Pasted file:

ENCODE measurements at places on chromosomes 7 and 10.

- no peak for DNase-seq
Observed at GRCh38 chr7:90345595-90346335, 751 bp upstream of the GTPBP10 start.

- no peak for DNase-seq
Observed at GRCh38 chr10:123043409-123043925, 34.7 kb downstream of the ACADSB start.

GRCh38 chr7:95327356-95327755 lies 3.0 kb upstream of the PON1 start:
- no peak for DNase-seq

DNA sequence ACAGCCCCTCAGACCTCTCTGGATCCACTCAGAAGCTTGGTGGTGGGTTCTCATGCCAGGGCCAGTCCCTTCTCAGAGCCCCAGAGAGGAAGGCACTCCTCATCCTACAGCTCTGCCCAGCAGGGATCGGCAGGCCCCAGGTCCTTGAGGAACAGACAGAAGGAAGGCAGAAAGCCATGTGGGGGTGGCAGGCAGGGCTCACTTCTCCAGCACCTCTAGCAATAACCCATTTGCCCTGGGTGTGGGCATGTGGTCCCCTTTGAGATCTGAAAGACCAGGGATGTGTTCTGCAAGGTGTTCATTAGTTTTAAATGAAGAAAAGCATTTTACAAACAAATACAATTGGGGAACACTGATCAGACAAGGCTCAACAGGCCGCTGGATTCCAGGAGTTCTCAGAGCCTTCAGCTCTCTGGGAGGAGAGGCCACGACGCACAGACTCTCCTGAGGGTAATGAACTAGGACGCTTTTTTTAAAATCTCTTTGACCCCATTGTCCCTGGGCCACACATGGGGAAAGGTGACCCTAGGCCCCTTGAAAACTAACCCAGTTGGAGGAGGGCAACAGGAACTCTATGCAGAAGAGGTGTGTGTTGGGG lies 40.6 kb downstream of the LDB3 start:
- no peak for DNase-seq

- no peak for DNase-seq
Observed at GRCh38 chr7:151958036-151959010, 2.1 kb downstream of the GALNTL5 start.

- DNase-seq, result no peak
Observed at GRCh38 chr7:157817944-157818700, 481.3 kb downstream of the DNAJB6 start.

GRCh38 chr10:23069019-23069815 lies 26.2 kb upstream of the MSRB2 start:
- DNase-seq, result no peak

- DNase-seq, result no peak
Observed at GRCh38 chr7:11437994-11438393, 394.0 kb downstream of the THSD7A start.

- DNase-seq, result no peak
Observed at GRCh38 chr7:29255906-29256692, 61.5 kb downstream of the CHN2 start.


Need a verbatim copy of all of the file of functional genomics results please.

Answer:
ENCODE measurements at places on chromosomes 7 and 10.

- no peak for DNase-seq
Observed at GRCh38 chr7:90345595-90346335, 751 bp upstream of the GTPBP10 start.

- no peak for DNase-seq
Observed at GRCh38 chr10:123043409-123043925, 34.7 kb downstream of the ACADSB start.

GRCh38 chr7:95327356-95327755 lies 3.0 kb upstream of the PON1 start:
- no peak for DNase-seq

DNA sequence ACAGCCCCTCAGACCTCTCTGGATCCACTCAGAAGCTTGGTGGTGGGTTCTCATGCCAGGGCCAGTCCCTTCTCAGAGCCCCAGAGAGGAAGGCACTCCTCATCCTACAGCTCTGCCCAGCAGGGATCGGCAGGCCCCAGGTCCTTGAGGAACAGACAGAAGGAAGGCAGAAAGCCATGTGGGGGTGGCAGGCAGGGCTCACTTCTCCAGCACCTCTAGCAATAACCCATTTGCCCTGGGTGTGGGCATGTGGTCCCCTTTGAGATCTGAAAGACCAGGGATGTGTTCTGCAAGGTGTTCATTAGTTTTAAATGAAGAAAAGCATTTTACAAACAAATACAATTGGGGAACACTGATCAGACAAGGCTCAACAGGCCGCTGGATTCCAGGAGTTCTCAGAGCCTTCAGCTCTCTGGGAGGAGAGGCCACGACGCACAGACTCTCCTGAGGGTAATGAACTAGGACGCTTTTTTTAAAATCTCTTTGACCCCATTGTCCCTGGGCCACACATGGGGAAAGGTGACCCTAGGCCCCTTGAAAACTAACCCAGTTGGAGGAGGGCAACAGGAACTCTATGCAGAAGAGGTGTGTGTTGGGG lies 40.6 kb downstream of the LDB3 start:
- no peak for DNase-seq

- no peak for DNase-seq
Observed at GRCh38 chr7:151958036-151959010, 2.1 kb downstream of the GALNTL5 start.

- DNase-seq, result no peak
Observed at GRCh38 chr7:157817944-157818700, 481.3 kb downstream of the DNAJB6 start.

GRCh38 chr10:23069019-23069815 lies 26.2 kb upstream of the MSRB2 start:
- DNase-seq, result no peak

- DNase-seq, result no peak
Observed at GRCh38 chr7:11437994-11438393, 394.0 kb downstream of the THSD7A start.

- DNase-seq, result no peak
Observed at GRCh38 chr7:29255906-29256692, 61.5 kb downstream of the CHN2 start.